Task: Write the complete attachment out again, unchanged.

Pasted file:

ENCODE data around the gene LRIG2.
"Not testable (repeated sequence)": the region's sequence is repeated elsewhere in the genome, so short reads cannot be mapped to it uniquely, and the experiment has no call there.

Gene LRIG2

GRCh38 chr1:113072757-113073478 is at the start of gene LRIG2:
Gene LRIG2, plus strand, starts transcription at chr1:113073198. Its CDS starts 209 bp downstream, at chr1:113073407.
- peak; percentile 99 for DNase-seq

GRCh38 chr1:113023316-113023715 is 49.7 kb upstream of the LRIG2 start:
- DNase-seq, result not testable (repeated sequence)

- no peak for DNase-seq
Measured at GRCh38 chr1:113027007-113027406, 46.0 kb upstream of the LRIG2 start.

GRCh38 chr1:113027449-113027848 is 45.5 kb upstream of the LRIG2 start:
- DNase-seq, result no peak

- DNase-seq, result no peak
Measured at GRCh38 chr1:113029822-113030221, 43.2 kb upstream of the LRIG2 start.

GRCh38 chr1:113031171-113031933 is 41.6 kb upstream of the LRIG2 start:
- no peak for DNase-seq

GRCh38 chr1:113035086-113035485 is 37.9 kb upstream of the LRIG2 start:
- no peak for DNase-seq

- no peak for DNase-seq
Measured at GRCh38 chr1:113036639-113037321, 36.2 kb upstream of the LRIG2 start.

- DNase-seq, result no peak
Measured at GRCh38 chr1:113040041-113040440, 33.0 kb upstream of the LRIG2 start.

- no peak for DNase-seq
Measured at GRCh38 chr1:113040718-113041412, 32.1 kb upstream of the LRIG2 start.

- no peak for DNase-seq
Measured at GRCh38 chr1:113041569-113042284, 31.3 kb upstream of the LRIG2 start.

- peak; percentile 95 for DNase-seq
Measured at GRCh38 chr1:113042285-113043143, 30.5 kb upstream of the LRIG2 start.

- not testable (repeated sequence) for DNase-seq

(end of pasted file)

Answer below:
ENCODE data around the gene LRIG2.
"Not testable (repeated sequence)": the region's sequence is repeated elsewhere in the genome, so short reads cannot be mapped to it uniquely, and the experiment has no call there.

Gene LRIG2

GRCh38 chr1:113072757-113073478 is at the start of gene LRIG2:
Gene LRIG2, plus strand, starts transcription at chr1:113073198. Its CDS starts 209 bp downstream, at chr1:113073407.
- peak; percentile 99 for DNase-seq

GRCh38 chr1:113023316-113023715 is 49.7 kb upstream of the LRIG2 start:
- DNase-seq, result not testable (repeated sequence)

- no peak for DNase-seq
Measured at GRCh38 chr1:113027007-113027406, 46.0 kb upstream of the LRIG2 start.

GRCh38 chr1:113027449-113027848 is 45.5 kb upstream of the LRIG2 start:
- DNase-seq, result no peak

- DNase-seq, result no peak
Measured at GRCh38 chr1:113029822-113030221, 43.2 kb upstream of the LRIG2 start.

GRCh38 chr1:113031171-113031933 is 41.6 kb upstream of the LRIG2 start:
- no peak for DNase-seq

GRCh38 chr1:113035086-113035485 is 37.9 kb upstream of the LRIG2 start:
- no peak for DNase-seq

- no peak for DNase-seq
Measured at GRCh38 chr1:113036639-113037321, 36.2 kb upstream of the LRIG2 start.

- DNase-seq, result no peak
Measured at GRCh38 chr1:113040041-113040440, 33.0 kb upstream of the LRIG2 start.

- no peak for DNase-seq
Measured at GRCh38 chr1:113040718-113041412, 32.1 kb upstream of the LRIG2 start.

- no peak for DNase-seq
Measured at GRCh38 chr1:113041569-113042284, 31.3 kb upstream of the LRIG2 start.

- peak; percentile 95 for DNase-seq
Measured at GRCh38 chr1:113042285-113043143, 30.5 kb upstream of the LRIG2 start.

- not testable (repeated sequence) for DNase-seq